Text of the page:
Extended family gatherings during the holidays are meant to be happy but can often be triggering for teens in recovery. Understanding the impact that family can have on your teen during the holidays can help to prevent a relapse. Sustain Recovery emphasizes the family’s role in the recovery process. We know the risks that extended family can present in a teen’s recovery when there is active addiction or exposure to current or past trauma. We focus on helping teens heal from their deep-rooted problems in our extended residential program located in Irvine, California. We help them transition back into their lives gradually to encourage a more successful long-term recovery. Contact Sustain at (949) 407-9052 today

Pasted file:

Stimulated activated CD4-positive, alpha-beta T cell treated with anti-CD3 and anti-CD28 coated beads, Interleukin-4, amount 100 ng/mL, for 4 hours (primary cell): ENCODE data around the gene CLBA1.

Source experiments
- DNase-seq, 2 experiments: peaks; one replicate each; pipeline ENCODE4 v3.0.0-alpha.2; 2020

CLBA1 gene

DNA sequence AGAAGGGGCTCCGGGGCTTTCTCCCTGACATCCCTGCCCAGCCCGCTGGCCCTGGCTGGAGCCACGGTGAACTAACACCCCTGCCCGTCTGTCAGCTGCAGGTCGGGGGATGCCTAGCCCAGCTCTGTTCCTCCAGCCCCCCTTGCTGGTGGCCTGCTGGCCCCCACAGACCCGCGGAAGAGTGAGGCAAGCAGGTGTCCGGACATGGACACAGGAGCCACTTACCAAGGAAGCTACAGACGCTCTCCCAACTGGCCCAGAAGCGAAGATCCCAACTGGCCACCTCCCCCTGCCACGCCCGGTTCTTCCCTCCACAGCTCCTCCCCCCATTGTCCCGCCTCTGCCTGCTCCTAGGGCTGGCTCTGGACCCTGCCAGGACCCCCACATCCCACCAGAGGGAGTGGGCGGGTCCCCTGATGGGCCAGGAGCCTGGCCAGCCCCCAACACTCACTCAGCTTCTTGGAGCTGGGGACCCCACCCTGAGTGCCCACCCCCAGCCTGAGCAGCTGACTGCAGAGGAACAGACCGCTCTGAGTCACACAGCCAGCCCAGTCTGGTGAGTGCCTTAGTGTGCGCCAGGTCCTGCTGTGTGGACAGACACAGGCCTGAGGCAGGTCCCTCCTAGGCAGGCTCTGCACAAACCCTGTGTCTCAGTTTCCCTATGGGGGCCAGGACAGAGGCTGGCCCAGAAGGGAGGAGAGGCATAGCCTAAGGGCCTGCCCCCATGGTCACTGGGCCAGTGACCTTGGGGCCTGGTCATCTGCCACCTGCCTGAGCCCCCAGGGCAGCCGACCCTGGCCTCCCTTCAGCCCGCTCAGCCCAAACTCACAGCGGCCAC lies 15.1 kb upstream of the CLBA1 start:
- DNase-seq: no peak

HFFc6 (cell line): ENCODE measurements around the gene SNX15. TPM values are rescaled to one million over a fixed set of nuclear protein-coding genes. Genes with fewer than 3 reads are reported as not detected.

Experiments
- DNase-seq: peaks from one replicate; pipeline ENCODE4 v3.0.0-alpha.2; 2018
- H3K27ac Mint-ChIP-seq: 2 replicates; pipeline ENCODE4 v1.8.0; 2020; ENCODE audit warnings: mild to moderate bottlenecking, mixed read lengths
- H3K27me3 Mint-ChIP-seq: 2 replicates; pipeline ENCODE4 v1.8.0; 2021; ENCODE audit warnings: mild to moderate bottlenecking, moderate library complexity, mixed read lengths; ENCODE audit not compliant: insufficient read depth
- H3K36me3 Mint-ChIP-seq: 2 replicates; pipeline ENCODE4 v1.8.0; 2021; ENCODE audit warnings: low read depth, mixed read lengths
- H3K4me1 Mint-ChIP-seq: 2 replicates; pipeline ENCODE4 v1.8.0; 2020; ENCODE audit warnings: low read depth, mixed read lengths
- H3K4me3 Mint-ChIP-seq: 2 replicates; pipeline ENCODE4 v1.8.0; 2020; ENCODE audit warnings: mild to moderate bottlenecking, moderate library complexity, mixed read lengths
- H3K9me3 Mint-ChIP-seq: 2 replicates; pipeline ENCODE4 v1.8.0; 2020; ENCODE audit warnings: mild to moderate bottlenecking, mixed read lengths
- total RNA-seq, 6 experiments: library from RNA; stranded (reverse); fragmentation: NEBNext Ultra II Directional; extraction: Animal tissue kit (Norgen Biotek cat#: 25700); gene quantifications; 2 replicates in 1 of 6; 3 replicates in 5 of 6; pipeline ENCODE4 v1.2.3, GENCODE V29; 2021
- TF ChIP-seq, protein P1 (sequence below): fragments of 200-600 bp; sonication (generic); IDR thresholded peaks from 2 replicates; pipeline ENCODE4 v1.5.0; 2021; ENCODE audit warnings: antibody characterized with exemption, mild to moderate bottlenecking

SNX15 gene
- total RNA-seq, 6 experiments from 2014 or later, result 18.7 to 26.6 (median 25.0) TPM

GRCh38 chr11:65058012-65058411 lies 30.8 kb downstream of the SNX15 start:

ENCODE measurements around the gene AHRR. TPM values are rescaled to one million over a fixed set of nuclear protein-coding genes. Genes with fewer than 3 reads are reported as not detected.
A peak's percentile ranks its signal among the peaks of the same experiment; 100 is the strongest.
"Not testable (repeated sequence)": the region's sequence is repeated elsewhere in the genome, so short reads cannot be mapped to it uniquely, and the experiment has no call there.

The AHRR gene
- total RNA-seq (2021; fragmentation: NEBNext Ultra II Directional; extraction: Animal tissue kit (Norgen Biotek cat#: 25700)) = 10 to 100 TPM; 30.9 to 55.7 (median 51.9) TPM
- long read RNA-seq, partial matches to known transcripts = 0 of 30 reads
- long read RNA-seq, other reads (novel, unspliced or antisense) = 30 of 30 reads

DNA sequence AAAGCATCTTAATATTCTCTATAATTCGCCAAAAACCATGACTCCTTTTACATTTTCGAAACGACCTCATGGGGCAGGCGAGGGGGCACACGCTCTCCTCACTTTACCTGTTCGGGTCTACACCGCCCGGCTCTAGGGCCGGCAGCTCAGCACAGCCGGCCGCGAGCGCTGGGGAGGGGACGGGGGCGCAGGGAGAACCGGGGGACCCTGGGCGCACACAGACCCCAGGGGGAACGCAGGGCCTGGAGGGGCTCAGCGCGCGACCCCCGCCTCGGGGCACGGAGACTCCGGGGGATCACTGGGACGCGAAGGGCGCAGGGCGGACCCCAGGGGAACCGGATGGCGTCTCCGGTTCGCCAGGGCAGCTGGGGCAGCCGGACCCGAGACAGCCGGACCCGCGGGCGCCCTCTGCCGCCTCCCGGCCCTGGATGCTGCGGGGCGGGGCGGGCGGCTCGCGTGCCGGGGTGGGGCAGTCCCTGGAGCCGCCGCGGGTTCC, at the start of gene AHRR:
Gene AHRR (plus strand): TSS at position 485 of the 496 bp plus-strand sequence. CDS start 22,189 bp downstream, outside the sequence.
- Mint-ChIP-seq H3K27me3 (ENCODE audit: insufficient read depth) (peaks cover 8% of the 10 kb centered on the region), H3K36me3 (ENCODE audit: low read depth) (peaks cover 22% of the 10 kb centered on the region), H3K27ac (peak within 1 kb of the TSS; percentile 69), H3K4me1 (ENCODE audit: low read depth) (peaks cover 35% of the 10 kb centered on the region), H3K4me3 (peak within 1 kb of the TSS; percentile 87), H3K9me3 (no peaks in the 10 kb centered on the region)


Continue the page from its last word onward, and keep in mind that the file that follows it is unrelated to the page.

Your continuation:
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I first met Sayeh in November of 2013 just after my 15 year old daughter had been admitted to a residential treatment program. As part of the program I was required to attend 2-3 AlAnon meetings a week. Sayeh attended the same AlAnon meetings as well as Alumni events as I. It soon became apparent to me that Sayeh had a heart for recovery, program, and God. When I was encouraged to get a sponsor I didn’t hesitate. Dependable, respectful, kind and generous of spirit, she exudes an inner peace that I hope to achieve with her loving guidance, as I work my own program. She is patient, & full of wisdom that she is always happy to share with her sponsees and fellow parents. I am so grateful our journeys brought us together.

Megan